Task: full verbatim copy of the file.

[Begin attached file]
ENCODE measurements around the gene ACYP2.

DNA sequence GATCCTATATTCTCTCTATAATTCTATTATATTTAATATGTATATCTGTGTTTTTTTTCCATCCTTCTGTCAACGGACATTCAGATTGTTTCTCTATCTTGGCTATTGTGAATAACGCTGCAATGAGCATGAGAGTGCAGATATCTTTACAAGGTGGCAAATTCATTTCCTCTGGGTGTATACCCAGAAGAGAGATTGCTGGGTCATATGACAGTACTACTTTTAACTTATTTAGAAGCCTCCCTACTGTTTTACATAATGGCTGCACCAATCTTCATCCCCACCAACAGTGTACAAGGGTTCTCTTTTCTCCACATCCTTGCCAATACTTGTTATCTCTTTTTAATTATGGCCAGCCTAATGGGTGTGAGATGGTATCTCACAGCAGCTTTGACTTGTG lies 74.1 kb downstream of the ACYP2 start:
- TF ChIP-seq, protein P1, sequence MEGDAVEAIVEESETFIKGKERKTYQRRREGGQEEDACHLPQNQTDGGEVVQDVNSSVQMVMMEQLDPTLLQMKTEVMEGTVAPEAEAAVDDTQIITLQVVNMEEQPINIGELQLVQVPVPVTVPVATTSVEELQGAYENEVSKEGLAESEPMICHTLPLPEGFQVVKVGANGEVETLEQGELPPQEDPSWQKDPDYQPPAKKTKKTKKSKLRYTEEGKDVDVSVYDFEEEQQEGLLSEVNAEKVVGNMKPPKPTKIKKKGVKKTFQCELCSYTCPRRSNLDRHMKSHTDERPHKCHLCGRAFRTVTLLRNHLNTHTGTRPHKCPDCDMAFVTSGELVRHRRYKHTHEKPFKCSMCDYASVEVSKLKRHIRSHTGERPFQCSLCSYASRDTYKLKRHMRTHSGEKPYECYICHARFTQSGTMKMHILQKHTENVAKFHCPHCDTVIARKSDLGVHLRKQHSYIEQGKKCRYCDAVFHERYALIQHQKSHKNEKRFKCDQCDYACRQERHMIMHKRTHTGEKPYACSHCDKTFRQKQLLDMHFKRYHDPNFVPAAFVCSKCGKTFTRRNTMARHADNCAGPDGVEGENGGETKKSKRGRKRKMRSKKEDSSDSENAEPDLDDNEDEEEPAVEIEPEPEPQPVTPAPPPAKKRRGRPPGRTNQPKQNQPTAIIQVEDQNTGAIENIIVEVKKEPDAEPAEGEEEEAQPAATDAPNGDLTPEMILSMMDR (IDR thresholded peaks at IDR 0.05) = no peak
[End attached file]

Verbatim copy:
ENCODE measurements around the gene ACYP2.

DNA sequence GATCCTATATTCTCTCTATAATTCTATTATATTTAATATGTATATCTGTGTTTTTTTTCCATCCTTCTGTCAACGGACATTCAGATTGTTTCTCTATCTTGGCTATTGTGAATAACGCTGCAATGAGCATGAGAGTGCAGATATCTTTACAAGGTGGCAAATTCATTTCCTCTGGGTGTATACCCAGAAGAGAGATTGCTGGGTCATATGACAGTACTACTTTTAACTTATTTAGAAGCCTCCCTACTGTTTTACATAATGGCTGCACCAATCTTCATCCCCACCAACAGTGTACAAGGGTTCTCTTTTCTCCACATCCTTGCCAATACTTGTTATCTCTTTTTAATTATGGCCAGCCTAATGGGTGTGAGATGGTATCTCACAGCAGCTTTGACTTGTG lies 74.1 kb downstream of the ACYP2 start:
- TF ChIP-seq, protein P1, sequence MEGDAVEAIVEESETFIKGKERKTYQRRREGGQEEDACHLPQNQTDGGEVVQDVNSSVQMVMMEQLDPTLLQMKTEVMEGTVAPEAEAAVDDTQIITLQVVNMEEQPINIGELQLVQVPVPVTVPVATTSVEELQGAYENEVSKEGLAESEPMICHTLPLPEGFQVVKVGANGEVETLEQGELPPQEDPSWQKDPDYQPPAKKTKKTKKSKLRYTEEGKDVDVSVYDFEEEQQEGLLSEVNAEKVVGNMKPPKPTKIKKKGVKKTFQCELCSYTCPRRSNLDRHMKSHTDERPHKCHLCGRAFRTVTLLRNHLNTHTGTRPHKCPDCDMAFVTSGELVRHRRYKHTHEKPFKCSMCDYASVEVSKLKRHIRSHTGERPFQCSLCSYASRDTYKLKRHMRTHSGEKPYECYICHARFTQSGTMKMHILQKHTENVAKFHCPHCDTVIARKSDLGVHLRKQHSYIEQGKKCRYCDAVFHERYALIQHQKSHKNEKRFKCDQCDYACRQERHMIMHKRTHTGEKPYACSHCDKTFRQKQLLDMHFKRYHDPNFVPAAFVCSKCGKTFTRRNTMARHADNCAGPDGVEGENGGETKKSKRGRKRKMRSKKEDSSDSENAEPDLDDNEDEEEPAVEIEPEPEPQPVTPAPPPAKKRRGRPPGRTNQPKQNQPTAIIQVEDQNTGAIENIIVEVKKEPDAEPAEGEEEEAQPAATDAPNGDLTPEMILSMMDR (IDR thresholded peaks at IDR 0.05) = no peak